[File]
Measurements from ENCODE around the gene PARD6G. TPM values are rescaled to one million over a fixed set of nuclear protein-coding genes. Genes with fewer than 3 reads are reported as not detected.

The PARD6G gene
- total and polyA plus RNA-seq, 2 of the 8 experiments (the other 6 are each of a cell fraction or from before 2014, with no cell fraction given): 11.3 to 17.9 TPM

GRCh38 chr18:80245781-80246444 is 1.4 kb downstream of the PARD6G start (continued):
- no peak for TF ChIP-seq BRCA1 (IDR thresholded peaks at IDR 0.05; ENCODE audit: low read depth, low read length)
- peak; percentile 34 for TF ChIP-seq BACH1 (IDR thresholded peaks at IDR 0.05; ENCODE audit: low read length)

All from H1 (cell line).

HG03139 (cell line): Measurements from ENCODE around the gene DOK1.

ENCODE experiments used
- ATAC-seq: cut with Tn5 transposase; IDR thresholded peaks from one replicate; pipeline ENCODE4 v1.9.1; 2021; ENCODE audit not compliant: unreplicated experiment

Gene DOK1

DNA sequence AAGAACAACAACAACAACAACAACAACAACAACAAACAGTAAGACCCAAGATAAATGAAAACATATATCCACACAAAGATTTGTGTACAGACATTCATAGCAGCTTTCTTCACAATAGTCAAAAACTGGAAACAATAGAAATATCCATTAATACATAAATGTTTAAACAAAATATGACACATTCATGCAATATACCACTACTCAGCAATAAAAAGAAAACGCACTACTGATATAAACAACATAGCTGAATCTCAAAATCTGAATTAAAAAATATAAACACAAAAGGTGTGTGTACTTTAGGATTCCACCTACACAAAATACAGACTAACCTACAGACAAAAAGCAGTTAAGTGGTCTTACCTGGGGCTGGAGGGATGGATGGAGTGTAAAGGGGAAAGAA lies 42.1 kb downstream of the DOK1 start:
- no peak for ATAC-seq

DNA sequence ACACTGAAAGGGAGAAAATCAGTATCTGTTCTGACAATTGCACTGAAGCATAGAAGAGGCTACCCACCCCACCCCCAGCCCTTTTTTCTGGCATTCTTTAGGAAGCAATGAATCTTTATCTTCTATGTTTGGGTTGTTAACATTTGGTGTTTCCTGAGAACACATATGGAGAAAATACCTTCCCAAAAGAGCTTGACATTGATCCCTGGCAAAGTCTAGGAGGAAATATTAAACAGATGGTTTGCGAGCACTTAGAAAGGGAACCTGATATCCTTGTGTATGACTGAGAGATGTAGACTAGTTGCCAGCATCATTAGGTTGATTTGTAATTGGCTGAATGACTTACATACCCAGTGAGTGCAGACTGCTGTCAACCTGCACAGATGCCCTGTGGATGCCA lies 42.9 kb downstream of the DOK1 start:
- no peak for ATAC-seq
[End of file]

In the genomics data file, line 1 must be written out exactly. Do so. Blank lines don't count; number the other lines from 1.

Measurements from ENCODE around the gene PARD6G. TPM values are rescaled to one million over a fixed set of nuclear protein-coding genes. Genes with fewer than 3 reads are reported as not detected.